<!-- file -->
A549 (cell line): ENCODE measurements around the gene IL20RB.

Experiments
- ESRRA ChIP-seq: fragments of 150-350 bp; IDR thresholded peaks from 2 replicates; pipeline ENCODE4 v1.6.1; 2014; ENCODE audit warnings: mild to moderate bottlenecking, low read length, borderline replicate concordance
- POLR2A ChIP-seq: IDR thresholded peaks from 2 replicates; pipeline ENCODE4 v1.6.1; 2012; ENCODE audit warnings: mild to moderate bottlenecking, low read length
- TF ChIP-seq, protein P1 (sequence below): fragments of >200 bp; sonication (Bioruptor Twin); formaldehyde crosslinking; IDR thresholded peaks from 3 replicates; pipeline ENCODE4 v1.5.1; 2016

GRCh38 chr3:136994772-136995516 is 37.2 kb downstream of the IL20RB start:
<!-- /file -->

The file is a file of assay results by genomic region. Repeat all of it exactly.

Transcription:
A549 (cell line): ENCODE measurements around the gene IL20RB.

Experiments
- ESRRA ChIP-seq: fragments of 150-350 bp; IDR thresholded peaks from 2 replicates; pipeline ENCODE4 v1.6.1; 2014; ENCODE audit warnings: mild to moderate bottlenecking, low read length, borderline replicate concordance
- POLR2A ChIP-seq: IDR thresholded peaks from 2 replicates; pipeline ENCODE4 v1.6.1; 2012; ENCODE audit warnings: mild to moderate bottlenecking, low read length
- TF ChIP-seq, protein P1 (sequence below): fragments of >200 bp; sonication (Bioruptor Twin); formaldehyde crosslinking; IDR thresholded peaks from 3 replicates; pipeline ENCODE4 v1.5.1; 2016

GRCh38 chr3:136994772-136995516 is 37.2 kb downstream of the IL20RB start: